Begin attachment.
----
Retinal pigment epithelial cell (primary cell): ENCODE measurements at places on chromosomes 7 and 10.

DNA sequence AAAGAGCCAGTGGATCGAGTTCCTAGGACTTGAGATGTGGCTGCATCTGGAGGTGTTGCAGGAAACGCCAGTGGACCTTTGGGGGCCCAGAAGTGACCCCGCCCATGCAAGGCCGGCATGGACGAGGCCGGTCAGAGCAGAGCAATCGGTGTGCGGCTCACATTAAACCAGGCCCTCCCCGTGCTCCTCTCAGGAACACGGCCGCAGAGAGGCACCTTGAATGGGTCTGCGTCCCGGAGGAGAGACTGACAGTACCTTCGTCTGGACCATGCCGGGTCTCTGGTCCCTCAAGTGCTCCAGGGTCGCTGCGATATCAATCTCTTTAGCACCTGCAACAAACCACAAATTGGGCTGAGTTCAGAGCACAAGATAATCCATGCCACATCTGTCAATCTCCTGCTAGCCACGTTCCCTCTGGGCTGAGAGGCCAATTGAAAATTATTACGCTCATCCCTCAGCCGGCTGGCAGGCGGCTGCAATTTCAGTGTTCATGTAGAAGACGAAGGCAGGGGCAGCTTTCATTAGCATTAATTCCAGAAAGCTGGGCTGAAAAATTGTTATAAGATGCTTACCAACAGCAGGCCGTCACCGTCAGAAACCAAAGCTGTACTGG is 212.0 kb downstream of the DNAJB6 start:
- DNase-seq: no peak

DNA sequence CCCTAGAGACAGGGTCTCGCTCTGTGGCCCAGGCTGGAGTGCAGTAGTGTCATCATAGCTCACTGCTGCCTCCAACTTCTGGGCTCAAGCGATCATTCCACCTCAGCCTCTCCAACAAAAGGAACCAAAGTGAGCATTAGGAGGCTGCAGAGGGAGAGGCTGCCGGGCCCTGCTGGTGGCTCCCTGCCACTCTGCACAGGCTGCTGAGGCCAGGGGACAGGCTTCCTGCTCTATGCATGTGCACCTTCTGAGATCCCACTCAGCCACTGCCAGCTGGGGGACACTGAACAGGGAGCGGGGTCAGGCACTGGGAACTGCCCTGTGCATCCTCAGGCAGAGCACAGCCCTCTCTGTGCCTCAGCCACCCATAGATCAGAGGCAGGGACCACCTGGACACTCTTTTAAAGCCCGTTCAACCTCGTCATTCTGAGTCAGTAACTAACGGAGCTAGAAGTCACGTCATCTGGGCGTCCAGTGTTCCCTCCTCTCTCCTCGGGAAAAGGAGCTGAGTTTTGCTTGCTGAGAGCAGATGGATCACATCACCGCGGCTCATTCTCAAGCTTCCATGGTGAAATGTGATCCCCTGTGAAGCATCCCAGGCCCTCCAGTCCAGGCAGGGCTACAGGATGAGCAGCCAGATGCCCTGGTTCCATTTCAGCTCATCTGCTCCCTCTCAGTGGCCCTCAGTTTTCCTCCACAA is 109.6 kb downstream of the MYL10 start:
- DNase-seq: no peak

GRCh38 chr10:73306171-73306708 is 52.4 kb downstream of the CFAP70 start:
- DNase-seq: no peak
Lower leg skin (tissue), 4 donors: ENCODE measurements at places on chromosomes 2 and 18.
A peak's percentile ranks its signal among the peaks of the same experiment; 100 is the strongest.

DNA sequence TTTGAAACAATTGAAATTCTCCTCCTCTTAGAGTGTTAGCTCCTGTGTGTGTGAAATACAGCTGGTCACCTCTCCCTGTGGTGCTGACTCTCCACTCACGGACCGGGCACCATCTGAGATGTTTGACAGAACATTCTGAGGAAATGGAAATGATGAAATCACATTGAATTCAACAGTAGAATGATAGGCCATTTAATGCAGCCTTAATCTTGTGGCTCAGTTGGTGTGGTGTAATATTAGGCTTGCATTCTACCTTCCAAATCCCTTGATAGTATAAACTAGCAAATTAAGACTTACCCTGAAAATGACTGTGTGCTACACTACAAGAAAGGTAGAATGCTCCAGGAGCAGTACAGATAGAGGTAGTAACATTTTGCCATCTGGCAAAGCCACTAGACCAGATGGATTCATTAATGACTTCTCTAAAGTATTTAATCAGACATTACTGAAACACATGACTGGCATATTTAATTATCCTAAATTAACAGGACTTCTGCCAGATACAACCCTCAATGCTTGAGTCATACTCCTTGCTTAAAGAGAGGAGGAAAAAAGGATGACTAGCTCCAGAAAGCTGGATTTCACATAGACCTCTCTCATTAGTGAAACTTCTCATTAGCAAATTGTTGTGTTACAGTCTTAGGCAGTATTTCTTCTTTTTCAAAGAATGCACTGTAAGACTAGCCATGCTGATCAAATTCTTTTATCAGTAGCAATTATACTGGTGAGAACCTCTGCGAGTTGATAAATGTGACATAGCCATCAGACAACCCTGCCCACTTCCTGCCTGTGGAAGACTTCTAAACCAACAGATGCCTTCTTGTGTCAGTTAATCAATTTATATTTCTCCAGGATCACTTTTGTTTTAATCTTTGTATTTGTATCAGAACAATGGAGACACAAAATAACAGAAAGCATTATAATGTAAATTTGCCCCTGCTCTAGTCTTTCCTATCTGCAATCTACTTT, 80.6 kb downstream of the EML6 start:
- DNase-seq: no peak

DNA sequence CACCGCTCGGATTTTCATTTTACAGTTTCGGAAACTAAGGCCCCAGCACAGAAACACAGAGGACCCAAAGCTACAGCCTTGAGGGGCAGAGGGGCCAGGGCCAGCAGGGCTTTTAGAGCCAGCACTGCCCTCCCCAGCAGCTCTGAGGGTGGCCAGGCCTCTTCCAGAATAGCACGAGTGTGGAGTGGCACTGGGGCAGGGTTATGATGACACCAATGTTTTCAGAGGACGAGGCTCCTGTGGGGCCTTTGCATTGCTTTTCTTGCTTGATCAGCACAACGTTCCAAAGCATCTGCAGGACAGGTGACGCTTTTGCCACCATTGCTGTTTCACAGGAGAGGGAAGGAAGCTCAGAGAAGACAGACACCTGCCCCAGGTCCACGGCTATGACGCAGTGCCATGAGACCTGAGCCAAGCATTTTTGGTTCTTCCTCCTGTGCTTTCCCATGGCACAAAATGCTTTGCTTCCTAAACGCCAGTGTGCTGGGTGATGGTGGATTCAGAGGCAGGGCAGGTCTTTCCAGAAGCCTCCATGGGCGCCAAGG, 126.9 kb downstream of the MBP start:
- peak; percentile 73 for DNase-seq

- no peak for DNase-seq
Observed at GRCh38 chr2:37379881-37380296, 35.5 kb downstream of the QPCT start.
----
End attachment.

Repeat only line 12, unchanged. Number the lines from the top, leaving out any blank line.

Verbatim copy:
DNA sequence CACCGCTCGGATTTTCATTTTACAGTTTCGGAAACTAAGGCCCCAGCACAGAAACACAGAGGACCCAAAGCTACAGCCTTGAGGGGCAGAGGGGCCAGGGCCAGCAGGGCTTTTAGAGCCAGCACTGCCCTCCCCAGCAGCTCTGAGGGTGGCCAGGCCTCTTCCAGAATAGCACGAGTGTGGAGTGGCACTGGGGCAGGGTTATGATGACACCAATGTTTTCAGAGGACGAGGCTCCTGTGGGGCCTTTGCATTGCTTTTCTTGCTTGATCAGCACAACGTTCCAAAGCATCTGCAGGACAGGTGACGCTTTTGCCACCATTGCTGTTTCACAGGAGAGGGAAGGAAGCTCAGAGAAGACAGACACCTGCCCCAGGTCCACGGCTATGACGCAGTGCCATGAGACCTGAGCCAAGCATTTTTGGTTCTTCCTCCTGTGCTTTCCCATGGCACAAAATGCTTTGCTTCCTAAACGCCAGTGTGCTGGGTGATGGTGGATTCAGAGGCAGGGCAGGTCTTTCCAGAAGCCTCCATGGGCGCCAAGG, 126.9 kb downstream of the MBP start: